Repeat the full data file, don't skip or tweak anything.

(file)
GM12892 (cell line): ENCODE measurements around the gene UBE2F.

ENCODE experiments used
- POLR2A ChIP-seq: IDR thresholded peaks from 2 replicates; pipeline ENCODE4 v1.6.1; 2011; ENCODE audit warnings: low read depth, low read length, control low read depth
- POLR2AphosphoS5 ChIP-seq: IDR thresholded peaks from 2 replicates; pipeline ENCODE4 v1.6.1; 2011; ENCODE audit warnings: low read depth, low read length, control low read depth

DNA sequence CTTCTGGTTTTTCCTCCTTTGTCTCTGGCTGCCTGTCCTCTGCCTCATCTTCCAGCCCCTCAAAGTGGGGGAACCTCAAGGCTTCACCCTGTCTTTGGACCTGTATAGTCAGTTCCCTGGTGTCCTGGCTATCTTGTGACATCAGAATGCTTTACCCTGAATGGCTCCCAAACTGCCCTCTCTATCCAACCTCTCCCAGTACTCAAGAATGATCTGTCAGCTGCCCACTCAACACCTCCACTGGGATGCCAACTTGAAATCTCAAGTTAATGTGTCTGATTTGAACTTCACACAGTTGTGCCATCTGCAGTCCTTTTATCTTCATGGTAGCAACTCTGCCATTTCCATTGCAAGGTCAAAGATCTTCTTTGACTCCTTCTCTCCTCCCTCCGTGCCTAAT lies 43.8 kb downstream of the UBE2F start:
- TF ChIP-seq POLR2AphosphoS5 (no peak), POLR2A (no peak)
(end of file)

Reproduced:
GM12892 (cell line): ENCODE measurements around the gene UBE2F.

ENCODE experiments used
- POLR2A ChIP-seq: IDR thresholded peaks from 2 replicates; pipeline ENCODE4 v1.6.1; 2011; ENCODE audit warnings: low read depth, low read length, control low read depth
- POLR2AphosphoS5 ChIP-seq: IDR thresholded peaks from 2 replicates; pipeline ENCODE4 v1.6.1; 2011; ENCODE audit warnings: low read depth, low read length, control low read depth

DNA sequence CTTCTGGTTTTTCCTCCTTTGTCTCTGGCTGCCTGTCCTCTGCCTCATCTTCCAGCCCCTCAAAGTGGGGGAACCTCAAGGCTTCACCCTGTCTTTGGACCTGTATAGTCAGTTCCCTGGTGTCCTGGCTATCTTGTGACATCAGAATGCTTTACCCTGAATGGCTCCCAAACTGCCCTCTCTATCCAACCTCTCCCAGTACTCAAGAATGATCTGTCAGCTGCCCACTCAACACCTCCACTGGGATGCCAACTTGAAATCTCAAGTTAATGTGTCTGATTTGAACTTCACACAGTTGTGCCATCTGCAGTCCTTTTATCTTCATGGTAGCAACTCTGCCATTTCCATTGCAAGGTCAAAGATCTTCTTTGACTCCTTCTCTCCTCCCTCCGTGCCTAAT lies 43.8 kb downstream of the UBE2F start:
- TF ChIP-seq POLR2AphosphoS5 (no peak), POLR2A (no peak)